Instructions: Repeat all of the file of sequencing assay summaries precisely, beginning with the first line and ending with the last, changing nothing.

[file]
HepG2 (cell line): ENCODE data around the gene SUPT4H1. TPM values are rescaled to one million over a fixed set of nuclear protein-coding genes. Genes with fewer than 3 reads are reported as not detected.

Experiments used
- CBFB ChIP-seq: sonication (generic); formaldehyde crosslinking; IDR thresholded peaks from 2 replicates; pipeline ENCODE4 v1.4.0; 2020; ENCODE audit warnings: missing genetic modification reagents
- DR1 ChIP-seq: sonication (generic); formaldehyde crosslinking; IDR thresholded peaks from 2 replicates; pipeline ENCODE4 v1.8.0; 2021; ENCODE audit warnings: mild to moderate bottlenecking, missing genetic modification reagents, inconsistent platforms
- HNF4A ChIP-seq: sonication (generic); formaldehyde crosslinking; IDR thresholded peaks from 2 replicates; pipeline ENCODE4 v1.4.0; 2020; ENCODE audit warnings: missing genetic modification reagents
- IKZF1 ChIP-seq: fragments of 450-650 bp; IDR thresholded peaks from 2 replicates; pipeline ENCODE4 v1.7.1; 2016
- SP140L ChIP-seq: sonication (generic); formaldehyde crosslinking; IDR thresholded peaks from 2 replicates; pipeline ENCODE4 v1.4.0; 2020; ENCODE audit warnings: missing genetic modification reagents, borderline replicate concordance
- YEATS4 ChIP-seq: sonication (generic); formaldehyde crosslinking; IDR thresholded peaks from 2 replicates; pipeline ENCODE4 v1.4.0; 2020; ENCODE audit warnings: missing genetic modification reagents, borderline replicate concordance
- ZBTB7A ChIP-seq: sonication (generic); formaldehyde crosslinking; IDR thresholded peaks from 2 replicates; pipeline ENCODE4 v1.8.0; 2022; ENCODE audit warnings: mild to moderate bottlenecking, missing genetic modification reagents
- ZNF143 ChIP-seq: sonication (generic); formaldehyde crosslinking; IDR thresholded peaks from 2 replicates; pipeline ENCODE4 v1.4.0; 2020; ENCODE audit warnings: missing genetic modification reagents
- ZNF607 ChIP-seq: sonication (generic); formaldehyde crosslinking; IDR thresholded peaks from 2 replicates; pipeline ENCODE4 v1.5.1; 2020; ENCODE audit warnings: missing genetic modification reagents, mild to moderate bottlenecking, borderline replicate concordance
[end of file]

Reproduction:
HepG2 (cell line): ENCODE data around the gene SUPT4H1. TPM values are rescaled to one million over a fixed set of nuclear protein-coding genes. Genes with fewer than 3 reads are reported as not detected.

Experiments used
- CBFB ChIP-seq: sonication (generic); formaldehyde crosslinking; IDR thresholded peaks from 2 replicates; pipeline ENCODE4 v1.4.0; 2020; ENCODE audit warnings: missing genetic modification reagents
- DR1 ChIP-seq: sonication (generic); formaldehyde crosslinking; IDR thresholded peaks from 2 replicates; pipeline ENCODE4 v1.8.0; 2021; ENCODE audit warnings: mild to moderate bottlenecking, missing genetic modification reagents, inconsistent platforms
- HNF4A ChIP-seq: sonication (generic); formaldehyde crosslinking; IDR thresholded peaks from 2 replicates; pipeline ENCODE4 v1.4.0; 2020; ENCODE audit warnings: missing genetic modification reagents
- IKZF1 ChIP-seq: fragments of 450-650 bp; IDR thresholded peaks from 2 replicates; pipeline ENCODE4 v1.7.1; 2016
- SP140L ChIP-seq: sonication (generic); formaldehyde crosslinking; IDR thresholded peaks from 2 replicates; pipeline ENCODE4 v1.4.0; 2020; ENCODE audit warnings: missing genetic modification reagents, borderline replicate concordance
- YEATS4 ChIP-seq: sonication (generic); formaldehyde crosslinking; IDR thresholded peaks from 2 replicates; pipeline ENCODE4 v1.4.0; 2020; ENCODE audit warnings: missing genetic modification reagents, borderline replicate concordance
- ZBTB7A ChIP-seq: sonication (generic); formaldehyde crosslinking; IDR thresholded peaks from 2 replicates; pipeline ENCODE4 v1.8.0; 2022; ENCODE audit warnings: mild to moderate bottlenecking, missing genetic modification reagents
- ZNF143 ChIP-seq: sonication (generic); formaldehyde crosslinking; IDR thresholded peaks from 2 replicates; pipeline ENCODE4 v1.4.0; 2020; ENCODE audit warnings: missing genetic modification reagents
- ZNF607 ChIP-seq: sonication (generic); formaldehyde crosslinking; IDR thresholded peaks from 2 replicates; pipeline ENCODE4 v1.5.1; 2020; ENCODE audit warnings: missing genetic modification reagents, mild to moderate bottlenecking, borderline replicate concordance